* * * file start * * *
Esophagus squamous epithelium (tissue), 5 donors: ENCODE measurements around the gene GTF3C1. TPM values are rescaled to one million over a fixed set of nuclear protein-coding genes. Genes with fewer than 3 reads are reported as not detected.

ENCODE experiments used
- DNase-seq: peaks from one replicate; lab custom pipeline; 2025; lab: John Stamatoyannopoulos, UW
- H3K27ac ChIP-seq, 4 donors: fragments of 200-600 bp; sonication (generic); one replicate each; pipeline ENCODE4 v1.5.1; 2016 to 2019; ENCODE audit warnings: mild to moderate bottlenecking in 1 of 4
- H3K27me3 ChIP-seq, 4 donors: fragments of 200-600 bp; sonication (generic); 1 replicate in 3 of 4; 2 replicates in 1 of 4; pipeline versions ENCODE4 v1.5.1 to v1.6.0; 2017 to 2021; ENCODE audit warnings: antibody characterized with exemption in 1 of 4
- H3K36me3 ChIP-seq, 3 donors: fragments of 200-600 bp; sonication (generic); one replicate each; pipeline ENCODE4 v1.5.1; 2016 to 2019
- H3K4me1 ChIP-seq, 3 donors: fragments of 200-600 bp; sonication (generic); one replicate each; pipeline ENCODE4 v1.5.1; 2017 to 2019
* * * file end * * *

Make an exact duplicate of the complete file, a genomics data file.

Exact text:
Esophagus squamous epithelium (tissue), 5 donors: ENCODE measurements around the gene GTF3C1. TPM values are rescaled to one million over a fixed set of nuclear protein-coding genes. Genes with fewer than 3 reads are reported as not detected.

ENCODE experiments used
- DNase-seq: peaks from one replicate; lab custom pipeline; 2025; lab: John Stamatoyannopoulos, UW
- H3K27ac ChIP-seq, 4 donors: fragments of 200-600 bp; sonication (generic); one replicate each; pipeline ENCODE4 v1.5.1; 2016 to 2019; ENCODE audit warnings: mild to moderate bottlenecking in 1 of 4
- H3K27me3 ChIP-seq, 4 donors: fragments of 200-600 bp; sonication (generic); 1 replicate in 3 of 4; 2 replicates in 1 of 4; pipeline versions ENCODE4 v1.5.1 to v1.6.0; 2017 to 2021; ENCODE audit warnings: antibody characterized with exemption in 1 of 4
- H3K36me3 ChIP-seq, 3 donors: fragments of 200-600 bp; sonication (generic); one replicate each; pipeline ENCODE4 v1.5.1; 2016 to 2019
- H3K4me1 ChIP-seq, 3 donors: fragments of 200-600 bp; sonication (generic); one replicate each; pipeline ENCODE4 v1.5.1; 2017 to 2019